If you want to modify multiple columns in table, the SQL table 
    will be
    ALTER TABLE table_name
     
    MODIFY (column_1 column_type,
    column_2 column_type,
    .....
    column_n column_type);
    
    SQL ALTER TABLE DROP Column

    The syntax of alter table drop column is given below:

    ALTER TABLE table_name DROP COLUMN column_name;
    SQL SELECT

    The most commonly used SQL command is SELECT statement. It is used to query the database and retrieve selected data that follow the conditions we want.

    In simple words, we can say that the select statement used to query or retrieve data from a table in the database.

    Let’s see the syntax of select statement.

    SELECT expressions FROM tables
    WHERE conditions;
    

    Here expression is the column that we want to retrieve.

    Tables indicate the tables, we want to retrieve records from.

    Optional clauses in SELECT statement

    There are some optional clauses in SELECT statement:

    [WHERE Clause] : It specifies which rows to retrieve.

    [GROUP BY Clause] : Groups rows that share a property so that the aggregate function can be applied to each group.

    [HAVING Clause] : It selects among the groups defined by the GROUP BY clause.

    [ORDER BY Clause] : It specifies an order in which to return the rows.

    For example, let a database table: student_details;

    ID First_name Last_name Age Subject Hobby
    1 Amar Sharma 20 Maths Cricket
    2 Akbar Khan 22 Biology Football
    3 Anthony Milton 25 Commerce Gambling

    From the above example, select the first name of all the students. To do so, query should be like this:

    SELECT first_name FROM student_details;
    Amar
    Akbar
    Anthony
    SQL INSERT STATEMENT

    SQL INSERT statement is a SQL query. It is used to insert a single or a multiple records in a table.

    There are two ways to insert data in a table:

    • By SQL insert into statement
      • By specifying column names
      • Without specifying column names
    • By SQL insert into select statement
    Inserting data directly into a table

    You can insert a row in the table by using SQL INSERT INTO command. But there are 2 ways to do this.

    You can specify or ignore the column names while using INSERT INTO statement.

    To insert partial column values, you must have to specify the column names. But if you want to insert all the column values, you can specify or ignore the column names.

    If you specify the column names, syntax of the insert into statement will be as follows:

    INSERT INTO TABLE_NAME
    [(col1, col2, col3,.... col N)]
    VALUES (value1, value2, value 3, .... Value N);
    

    Here col1, col2, col3, colN are the columns of the table in which you want to insert data.

    Inserting data through SELECT Statement

    SQL INSERT INTO SELECT Syntax

    INSERT INTO table_name
    [(column1, column2, column)]
    SELECT column1, column2, …. Column N FROM table_name [WHERE condition];

    SQL UPDATE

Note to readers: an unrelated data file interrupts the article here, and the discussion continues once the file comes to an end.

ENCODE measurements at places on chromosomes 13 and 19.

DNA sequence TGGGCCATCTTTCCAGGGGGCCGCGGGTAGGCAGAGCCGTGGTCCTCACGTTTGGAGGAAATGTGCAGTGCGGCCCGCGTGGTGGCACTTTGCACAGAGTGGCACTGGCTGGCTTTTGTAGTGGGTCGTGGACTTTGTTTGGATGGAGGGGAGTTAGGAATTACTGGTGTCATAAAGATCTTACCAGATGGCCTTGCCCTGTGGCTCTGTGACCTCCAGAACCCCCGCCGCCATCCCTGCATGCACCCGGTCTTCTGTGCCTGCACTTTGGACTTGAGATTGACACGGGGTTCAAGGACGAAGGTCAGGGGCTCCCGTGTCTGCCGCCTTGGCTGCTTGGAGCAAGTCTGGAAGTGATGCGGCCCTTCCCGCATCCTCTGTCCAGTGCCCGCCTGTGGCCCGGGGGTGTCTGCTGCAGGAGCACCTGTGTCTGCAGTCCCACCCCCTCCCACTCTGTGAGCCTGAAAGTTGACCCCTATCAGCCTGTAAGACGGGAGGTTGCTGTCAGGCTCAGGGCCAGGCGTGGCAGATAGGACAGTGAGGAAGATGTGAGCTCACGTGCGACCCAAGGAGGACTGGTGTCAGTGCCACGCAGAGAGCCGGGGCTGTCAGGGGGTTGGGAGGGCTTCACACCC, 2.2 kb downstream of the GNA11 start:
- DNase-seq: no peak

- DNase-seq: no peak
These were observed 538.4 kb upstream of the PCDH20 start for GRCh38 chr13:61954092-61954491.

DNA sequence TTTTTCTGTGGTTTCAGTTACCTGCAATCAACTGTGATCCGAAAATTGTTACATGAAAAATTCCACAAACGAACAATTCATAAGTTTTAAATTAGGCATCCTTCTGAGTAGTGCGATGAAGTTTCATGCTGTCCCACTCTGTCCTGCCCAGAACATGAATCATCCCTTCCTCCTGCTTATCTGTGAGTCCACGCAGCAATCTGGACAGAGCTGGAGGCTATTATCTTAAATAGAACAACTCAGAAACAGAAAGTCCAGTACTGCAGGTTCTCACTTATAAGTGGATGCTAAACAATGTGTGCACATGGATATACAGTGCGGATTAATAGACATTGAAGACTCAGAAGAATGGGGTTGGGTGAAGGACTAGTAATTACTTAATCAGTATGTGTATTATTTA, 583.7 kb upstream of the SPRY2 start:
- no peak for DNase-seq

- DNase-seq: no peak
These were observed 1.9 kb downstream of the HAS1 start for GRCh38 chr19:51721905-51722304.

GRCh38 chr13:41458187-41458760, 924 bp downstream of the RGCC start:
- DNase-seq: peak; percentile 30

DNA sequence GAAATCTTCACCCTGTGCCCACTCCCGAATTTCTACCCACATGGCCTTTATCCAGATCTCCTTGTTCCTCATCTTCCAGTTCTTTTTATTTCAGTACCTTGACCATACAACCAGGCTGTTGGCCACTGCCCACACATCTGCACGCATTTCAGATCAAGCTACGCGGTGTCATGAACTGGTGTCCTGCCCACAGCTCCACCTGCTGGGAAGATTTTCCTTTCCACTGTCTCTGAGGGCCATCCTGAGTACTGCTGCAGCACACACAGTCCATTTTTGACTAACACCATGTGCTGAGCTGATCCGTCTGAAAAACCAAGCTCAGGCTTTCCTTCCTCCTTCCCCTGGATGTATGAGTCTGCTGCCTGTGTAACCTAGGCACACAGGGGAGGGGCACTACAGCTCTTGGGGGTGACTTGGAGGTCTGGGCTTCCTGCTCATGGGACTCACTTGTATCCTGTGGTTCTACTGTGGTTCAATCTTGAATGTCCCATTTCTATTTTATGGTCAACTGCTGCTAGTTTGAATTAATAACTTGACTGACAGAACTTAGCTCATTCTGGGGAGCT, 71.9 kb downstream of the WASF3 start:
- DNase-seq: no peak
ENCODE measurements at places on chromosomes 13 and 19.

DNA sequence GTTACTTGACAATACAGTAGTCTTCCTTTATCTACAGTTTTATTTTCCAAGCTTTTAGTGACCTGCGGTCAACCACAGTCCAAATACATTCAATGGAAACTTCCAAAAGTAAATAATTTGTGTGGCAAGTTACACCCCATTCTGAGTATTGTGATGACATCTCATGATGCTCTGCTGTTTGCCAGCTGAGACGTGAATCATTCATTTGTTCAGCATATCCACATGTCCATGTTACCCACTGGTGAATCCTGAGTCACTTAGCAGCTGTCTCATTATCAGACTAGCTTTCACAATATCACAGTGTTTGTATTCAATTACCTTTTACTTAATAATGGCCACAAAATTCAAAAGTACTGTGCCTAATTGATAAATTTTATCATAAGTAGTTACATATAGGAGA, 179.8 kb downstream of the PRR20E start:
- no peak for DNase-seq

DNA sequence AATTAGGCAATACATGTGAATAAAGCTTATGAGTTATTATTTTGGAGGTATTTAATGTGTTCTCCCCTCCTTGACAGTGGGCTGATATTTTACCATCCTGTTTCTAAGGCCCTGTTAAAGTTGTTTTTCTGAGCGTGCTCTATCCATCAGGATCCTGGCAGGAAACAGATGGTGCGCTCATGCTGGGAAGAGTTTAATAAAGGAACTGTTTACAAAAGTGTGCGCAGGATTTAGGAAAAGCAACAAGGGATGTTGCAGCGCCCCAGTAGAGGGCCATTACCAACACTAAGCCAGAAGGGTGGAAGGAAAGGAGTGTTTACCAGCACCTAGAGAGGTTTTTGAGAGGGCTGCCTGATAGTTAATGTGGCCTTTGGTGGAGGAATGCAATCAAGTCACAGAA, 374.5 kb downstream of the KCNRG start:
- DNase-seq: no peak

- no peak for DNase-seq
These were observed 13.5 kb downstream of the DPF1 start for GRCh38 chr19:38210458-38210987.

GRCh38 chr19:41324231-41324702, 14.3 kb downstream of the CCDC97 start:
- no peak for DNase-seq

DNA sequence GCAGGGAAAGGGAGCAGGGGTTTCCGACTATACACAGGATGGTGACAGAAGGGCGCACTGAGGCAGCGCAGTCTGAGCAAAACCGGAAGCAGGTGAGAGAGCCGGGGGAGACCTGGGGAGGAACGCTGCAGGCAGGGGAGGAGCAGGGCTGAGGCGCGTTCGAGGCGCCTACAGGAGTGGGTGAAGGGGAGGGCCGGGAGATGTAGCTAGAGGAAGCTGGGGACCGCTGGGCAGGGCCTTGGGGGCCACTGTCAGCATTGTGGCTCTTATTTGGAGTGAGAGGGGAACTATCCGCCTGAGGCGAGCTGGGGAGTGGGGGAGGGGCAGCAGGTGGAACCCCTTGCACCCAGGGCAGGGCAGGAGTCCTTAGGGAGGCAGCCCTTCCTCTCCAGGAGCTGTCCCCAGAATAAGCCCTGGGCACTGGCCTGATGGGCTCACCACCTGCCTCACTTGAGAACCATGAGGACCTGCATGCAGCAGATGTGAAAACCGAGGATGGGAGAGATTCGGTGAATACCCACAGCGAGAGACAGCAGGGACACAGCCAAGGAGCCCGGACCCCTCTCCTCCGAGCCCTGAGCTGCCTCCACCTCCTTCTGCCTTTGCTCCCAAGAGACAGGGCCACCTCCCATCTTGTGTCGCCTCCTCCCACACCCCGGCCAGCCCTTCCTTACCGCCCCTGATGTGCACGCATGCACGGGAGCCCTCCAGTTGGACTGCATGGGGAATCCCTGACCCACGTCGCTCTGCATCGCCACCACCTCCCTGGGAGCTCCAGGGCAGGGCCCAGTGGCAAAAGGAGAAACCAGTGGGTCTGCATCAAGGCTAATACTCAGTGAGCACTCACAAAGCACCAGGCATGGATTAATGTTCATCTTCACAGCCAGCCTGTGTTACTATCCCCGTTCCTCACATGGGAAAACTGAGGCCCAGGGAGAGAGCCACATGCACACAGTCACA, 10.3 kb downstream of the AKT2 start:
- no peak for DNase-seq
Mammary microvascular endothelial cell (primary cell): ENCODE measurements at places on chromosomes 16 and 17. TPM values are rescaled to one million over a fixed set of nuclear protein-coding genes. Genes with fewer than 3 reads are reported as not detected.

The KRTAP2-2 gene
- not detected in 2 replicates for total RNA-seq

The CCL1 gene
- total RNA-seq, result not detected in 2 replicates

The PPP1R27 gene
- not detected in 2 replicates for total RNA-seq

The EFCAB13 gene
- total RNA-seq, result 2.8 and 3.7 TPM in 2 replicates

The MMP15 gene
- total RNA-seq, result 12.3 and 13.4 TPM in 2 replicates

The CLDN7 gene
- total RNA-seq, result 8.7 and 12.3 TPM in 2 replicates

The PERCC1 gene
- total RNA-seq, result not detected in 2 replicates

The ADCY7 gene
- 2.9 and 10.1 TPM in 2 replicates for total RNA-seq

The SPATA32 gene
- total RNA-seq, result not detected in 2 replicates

The SQL commands (UPDATE and DELETE) are used to modify the data that is already in the database. The SQL DELETE command uses a WHERE clause.

    SQL UPDATE statement is used to change the data of the records held by tables. Which rows is to be update, it is decided by a condition. To specify condition, we use WHERE clause.

    The UPDATE statement can be written in following form:

    UPDATE table_name SET [column_name1= value1,... column_nameN = va lueN] [WHERE condition]

    Let’s see the Syntax:

    UPDATE table_name
    
    SET column_name = expression 
    WHERE conditions
    
    6.5 Joining Tables

    JOIN means to combine something. In case of SQL, JOIN means to combine two or more tables.

    The SQL JOIN clause takes records from two or more tables in a database and combines it together.

    ANSI standard SQL defines five types of JOIN :

    • inner join,
    • left outer join,
    • right outer join,
    • full outer join, and
    • cross join.

    In the process of joining, rows of both tables are combined in a single table.

    Need of SQL Join
    • If you want to access more than one table through a select statement.
    • If you want to combine two or more table then SQL JOIN statement is used .it combines rows of that tables in one table and one can retrieve the information by a SELECT statement.
    • The joining of two or more tables is based on common field between them.
    • SQL INNER JOIN also known as simple join is the most common type of join.
    SQL OUTER JOIN

    In the SQL outer JOIN all the content of the both tables are integrated together either they are matched or not.

    If you take an example of employee table

    Outer join of two types
    • Left outer join (also known as left join): this join returns all the rows from left table combine with the matching rows of the right table. If you get no matching in the right table it returns NULL values.
    • Right outer join (also known as right join): this join returns all the rows from right table are combined with the matching rows of left table .If you get no column matching in the left table .it returns null value.
    SQL LEFT JOIN

    The SQL left join returns all the values from the left table and it also includes matching values from right table, if there are no matching join value it returns NULL.

    BASIC SYNTAX FOR LEFT JOIN:
    SELECT table1.column1, table2.column2....
    FROM table1 LEFTJOIN table2
    ON table1.column_field = table2.column_field;
    

    let us take two tables in this example to elaborate all the things:

    CUSTOMER TABLE:
    ID NAME AGE SALARY
    1 ARYAN 51 56000
    2 AROHI 21 25000
    3 VINEET 24 31000
    4 AJEET 23 32000
    5 RAVI 23 42000

    This is second table

    ORDER TABLE: